PORT BLAIR, India (Reuters) - Indian authorities said on Friday they are investigating whether a young American believed to have been killed by an isolated tribe on a remote island, may have had help from more people than initially thought to make his illegal voyage.
John Chau, 26, was allegedly killed on Nov. 17 by people of the Sentinelese tribe who inhabit the North Sentinel Island in the Andaman and Nicobar island chain. Chau’s family said in a social media post he was a Christian missionary and mountaineer.
It is illegal for people to visit the island and seven people suspected of helping Chau reach it, including fishermen, have been arrested.
The fishermen told police that they saw Chau’s body being dragged across a beach and buried in the sand.
Police are now investigating if Chau had help from other people to travel to North Sentinel, Vijay Singh, senior superintendent of police (SSP) in the Andaman and Nicobar islands, said in a statement.
Police would investigate “the sequence of events, the sea route followed”, and other matters, said Singh.
The Sentinelese, hunter-gatherers armed with primitive spears and bows and arrows, are considered to be the last pre-Neolithic tribe in the world and the most isolated such group.
The tribe, estimated to be only a few dozen in number, have for decades aggressively resisted contact with the outside world.
Anthropologists were briefly in contact with the tribe in the early 1990s, but their effort was abandoned due to fears that contact with the outside world could expose the tribe to pathogens and lead to their extinction.
North Sentinel, 50 km (31 miles) west of Port Blair - the capital of the island cluster - is protected by laws which bar even fishing within a 5-nautical mile radius of the island. The law also bars tourism or photography. Those guilty of breaking the law face jail of up to three years.
In a social media post, Chau’s family called on authorities to release his friends in the Andaman Islands saying they did not blame anyone for his death.
Dependra Pathak, director general of police in the Andaman and Nicobar islands, told Reuters police had to follow the law.
“I understand the emotional concern of the family,” he said. “But we’ll be handling the entire issue keeping in mind the law.”
He said authorities were looking into whether they could retrieve Chau’s body.
“We have to respect the utmost sensitivities in this case,” he said, adding it was the moral duty of society to protect and respect the tribe that has lived in isolation for millennia.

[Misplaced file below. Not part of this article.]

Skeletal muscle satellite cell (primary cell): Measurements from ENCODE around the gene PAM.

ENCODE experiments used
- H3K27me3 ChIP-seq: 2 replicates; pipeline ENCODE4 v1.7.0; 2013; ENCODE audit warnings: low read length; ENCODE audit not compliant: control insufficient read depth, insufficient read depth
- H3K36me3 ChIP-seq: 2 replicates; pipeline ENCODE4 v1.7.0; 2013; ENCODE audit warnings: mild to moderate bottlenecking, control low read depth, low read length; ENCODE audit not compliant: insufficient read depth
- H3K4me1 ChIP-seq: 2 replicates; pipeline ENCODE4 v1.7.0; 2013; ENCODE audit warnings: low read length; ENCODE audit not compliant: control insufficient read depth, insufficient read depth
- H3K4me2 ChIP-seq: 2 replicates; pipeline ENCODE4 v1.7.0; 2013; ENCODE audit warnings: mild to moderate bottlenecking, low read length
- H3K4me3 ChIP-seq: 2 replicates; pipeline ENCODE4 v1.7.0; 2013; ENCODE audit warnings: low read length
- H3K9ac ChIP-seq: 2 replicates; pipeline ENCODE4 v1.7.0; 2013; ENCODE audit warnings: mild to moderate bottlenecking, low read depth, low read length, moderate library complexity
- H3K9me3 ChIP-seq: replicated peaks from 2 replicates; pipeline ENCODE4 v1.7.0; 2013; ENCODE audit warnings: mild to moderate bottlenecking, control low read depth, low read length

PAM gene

Rights groups including Survival International warned that the Sentinelese face catastrophe unless they are protected.
“They’re the most vulnerable peoples on the planet,” Survival International’s director, Stephen Corry, said in a statement.
The people could be wiped out by diseases like flu and measles to which they have no resistance, he said.
Some people who said they knew Chau described him in glowing terms on social media, while others criticised his visit to the island.
“John wasn’t reckless; he was incredibly and profoundly filled with purpose and calling,” Sarah Prince, who described Chau as a “dear friend”, said in a post on Instagram.
“His ‘adventure’ to India was to bring the love of Jesus to the Sentinelese people. Ultimately it is what he gave his life for, and he was prepared to do it.”
Others called his action irresponsible, and said he should not be glorified.
“While I am sad for his family, the Sentinelese have the right to remain uncontacted and keep their own faith.” said another Instagram user.
Chau had been able to make contact with the tribe and return to the fishing boat two or three times, according to notes he left with the fishermen that are now with authorities.
“What has happened is not very clearly spelled out in his notes, but it is indicative of his deep expedition planning and his determination to contact these aborigines despite knowing he would face vigorous rejection,” said Pathak.
Reporting by Sanjib Kumar Roy and Sankalp Phartiyal; Writing and additional reporting by Euan Rocha; Editing by Robert Birsel